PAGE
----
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After Mira Costa High’s Dalia Frias learned how to win, she had to conquer stress

Dalia Frias of Mira Costa High
Dalia Frias of Mira Costa High wins the Woodbridge Cross-Country Invitational last weekend in Norco.
(Dylan Stewart / PrepCalTrack)

She stepped up to the line at the 2019 Foot Locker National Cross-Country Championships and, suddenly, Dalia Frias was hit by a pressure she’d never felt before.

She knew it was a high-level meet, one of the premier races in the country. She knew about the competition. It was hard for her to focus on anything else.

As the Mira Costa High runner improved in her sophomore and junior seasons, she drew more attention. As she drew more attention, that brought stress. She’d waste precious energy by spending races inside her own head.

But after the latest in a long line of accomplishments dating to her spring track and field season, smashing the course record at the Woodbridge Cross-Country Invitational last weekend in Norco, the only stress to Frias came from a smile so big it seemed to stretch her facial muscles.

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“Now I’ve learned, just let it go and run for fun,” Frias said. “That’s how we do it now.”

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It took much of her high school career for Frias to develop that attitude.

After cycling through “every sport in the books” growing up, even falling in love with ice hockey for a time, Frias found herself heading to high school without a sport. Her friends took up running over the summer and she followed, never having tried it before.

Mira Costa would hold intensive workouts dubbed Tempo Tuesdays each summer, head coach Renee Williams-Smith said. The first Tempo Tuesday before Frias’ sophomore year, her coach was riding her bike alongside the varsity runners when she noticed the rising freshman humming along squarely in the middle of the group, barely breaking a sweat.

Frias was “naive” when it came to running that year, she said. Williams-Smith would notice she’d hang back timidly in races behind more experienced girls on the team. One day, the coach talked to Frias and told her it was OK to race ahead.

“From that point on, she never stopped,” Williams-Smith said.

As Frias grew from a novice into an experienced runner, she added notches to her belt, including a 17:29 for three miles to place second in the Division I girls’ final of the 2019 Southern Section championships. She became acutely aware of the attention she was receiving. As her name grew buzzworthy and colleges started calling, she felt pressure mounting with every race.

“I didn’t really know how to handle it,” said Frias, who has committed to Duke. “I would let it get into my head too much to where I couldn’t race to my full potential.”

That was no more apparent than at the Foot Locker championships, where Frias placed 32nd as anxiety reigned. She’d become just the third female runner in Mira Costa history to qualify, but was nonetheless disappointed in her performance.

“I’m used to being up front, and I’m used to probably being in the top three,” she said. “But when you’re at these national meets, everyone’s used to being in the top three. It’s a whole different experience. I just had to get used to that.”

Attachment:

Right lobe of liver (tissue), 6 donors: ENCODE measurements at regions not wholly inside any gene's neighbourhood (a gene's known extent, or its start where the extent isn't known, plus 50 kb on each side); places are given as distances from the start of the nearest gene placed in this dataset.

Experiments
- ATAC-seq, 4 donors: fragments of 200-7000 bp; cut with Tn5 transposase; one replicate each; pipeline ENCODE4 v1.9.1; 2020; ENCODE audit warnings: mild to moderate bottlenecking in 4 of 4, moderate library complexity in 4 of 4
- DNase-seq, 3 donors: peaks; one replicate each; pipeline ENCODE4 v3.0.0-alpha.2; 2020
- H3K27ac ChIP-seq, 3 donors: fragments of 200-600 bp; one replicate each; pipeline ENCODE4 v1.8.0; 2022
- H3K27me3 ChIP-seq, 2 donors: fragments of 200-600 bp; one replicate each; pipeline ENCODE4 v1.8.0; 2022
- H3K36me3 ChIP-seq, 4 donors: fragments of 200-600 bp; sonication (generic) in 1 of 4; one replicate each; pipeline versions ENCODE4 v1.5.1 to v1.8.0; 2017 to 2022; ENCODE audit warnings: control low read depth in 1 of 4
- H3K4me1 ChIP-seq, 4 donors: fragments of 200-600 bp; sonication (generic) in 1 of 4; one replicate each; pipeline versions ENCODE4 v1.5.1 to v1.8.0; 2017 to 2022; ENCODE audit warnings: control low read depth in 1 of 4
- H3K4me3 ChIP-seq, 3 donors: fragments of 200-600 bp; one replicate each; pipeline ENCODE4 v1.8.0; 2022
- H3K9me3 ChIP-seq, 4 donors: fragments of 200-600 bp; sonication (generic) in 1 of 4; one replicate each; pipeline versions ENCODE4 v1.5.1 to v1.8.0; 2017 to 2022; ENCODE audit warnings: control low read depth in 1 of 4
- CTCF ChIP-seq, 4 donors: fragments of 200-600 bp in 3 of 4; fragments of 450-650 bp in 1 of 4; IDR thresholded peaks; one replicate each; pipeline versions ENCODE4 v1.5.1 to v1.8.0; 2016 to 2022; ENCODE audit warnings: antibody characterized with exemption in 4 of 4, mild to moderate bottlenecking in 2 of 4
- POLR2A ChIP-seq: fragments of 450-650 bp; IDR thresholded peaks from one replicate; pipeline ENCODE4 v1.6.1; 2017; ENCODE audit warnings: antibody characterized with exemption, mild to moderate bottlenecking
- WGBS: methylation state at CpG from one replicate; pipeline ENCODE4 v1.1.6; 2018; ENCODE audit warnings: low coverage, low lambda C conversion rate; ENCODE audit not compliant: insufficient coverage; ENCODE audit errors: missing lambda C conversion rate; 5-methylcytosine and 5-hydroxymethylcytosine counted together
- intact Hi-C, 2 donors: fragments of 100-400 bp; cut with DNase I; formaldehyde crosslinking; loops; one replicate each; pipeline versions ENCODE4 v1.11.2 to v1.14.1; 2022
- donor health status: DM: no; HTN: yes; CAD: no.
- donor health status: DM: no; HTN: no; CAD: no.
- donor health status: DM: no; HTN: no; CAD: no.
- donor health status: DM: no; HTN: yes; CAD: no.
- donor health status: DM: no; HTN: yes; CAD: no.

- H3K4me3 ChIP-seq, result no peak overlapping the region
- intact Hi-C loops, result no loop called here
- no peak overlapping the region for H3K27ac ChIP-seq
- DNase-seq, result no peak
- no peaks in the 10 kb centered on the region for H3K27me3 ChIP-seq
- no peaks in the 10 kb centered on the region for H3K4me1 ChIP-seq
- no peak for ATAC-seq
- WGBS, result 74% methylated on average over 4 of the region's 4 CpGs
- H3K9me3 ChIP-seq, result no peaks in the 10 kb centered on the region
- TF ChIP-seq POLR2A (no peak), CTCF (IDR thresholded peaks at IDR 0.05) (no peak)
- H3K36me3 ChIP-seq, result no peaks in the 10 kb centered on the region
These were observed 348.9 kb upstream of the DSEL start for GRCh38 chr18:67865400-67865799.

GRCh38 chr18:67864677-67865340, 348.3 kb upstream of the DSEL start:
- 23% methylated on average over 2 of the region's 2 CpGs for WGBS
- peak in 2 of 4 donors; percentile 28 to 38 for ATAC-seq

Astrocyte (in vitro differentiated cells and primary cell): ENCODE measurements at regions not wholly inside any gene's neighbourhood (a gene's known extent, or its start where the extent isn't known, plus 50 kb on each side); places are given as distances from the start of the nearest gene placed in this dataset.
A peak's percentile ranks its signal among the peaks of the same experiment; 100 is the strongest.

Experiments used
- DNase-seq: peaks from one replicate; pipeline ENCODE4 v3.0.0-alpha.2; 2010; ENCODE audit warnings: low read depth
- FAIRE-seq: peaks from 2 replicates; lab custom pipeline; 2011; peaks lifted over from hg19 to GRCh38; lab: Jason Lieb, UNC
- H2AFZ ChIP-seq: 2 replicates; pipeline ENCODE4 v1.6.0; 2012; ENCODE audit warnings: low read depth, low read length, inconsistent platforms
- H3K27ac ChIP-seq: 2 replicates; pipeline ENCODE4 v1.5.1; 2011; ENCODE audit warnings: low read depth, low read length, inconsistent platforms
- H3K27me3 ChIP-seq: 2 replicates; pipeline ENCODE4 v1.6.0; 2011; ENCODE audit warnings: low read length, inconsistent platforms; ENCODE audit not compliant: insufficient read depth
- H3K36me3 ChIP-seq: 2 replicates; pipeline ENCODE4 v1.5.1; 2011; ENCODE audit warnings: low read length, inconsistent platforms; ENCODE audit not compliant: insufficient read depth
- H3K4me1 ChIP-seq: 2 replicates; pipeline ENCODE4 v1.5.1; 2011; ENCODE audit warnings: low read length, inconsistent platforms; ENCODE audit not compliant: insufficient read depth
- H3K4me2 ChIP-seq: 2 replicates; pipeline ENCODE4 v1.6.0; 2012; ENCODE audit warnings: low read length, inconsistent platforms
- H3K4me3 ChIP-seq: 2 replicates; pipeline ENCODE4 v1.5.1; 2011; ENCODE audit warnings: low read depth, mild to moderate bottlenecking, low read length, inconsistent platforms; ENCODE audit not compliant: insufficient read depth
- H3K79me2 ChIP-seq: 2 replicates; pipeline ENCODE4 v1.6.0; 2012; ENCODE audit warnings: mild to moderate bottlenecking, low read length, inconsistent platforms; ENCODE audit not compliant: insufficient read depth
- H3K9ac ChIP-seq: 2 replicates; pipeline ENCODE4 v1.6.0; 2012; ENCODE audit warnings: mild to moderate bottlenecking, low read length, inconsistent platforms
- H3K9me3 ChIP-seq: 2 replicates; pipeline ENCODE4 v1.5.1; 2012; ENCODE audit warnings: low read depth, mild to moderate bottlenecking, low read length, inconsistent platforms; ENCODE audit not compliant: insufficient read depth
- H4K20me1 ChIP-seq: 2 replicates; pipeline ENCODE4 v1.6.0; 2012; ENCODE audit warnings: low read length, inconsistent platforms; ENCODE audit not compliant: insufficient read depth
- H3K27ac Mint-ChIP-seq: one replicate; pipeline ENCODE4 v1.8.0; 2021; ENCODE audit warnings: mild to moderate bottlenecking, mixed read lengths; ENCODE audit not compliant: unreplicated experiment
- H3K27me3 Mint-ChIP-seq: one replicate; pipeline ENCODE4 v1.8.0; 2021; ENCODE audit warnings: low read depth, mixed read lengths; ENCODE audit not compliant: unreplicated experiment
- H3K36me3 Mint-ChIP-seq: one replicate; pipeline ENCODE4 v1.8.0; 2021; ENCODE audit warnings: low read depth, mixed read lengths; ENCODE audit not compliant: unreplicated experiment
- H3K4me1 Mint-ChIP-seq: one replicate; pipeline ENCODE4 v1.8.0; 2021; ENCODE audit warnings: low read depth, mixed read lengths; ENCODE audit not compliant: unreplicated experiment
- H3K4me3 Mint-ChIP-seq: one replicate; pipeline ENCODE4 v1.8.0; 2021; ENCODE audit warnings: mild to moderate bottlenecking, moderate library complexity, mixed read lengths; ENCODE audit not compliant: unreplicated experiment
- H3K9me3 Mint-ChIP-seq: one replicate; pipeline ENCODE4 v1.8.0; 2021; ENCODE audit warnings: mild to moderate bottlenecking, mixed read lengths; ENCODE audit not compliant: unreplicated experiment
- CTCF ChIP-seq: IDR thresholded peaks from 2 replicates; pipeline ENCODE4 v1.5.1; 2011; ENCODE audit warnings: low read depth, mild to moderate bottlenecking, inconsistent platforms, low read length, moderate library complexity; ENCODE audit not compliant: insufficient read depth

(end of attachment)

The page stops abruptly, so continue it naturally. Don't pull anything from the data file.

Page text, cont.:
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Frias used to hate running alone.

She is, clear as day, an extrovert. At the end of her school days, she’d look forward to going for a jog with her friends to chat. Runs felt long sometimes, and by herself, it was easy to — no pun intended — get off track. She preferred the company, and she often preferred it in the races she ran, trying to hang around the pack before making a late kick.

Then the coronavirus shut down the training and competition schedule her junior year. Suddenly, Frias was alone. Yet as she trained, she began understanding the calm that running solo brought.

“Part of this,” the coach said of Frias’ success, “is her being comfortable in her own skin. That she is strong enough to lead.”

When she did return, she and her coach had conversations about pressure. With COVID-19 diminishing the number of races, that increased a sense of urgency. Williams-Smith tried to work with Frias to think of races more as a fun opportunity to challenge herself than as a source of anxiety.

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With that mentality, Frias obliterated four school records for the 800, 1,600 and 3,200 meters and the mile between April 17 and May 15. Around then, she ran a time of 10:15 for two miles.

“Going into it, we said, ‘You know what, this is just fun,’” Williams-Smith said of the two mile. “Now, when she races, she talks about how excited she is. It’s not about the pressure anymore.”

Frias had a strong showing at the Cool Breeze Invitational in Pasadena in early September, but finished second to Ventura freshman standout Sadie Engelhardt. Heading into Woodbridge, she wasn’t intimidated by a stacked field that included Engelhardt, deciding she needed to try to break away earlier in the race.

She held the narrowest of leads through two miles, then felt the lead pack slow slightly.

“I was just like, all right, it’s time to go,” Frias said. “I just started to pull away, and figured some people would come with me.”

They didn’t. She rounded the final bend of the course and crossed the finish line with nary a competitor in sight, finishing with a course-record time of 15:43.5 that was eleven seconds faster than the runner-up.

You could see it in her eyes. Plenty of videos are scattered throughout the web with post-race interviews from Frias’ sophomore year. She carries that trademark smile in all she does, but seems nervous in the clips. Fidgety.

On Saturday night, there was nothing but bliss in her brown eyes. The pressure was gone. Dalia Frias was just having fun.


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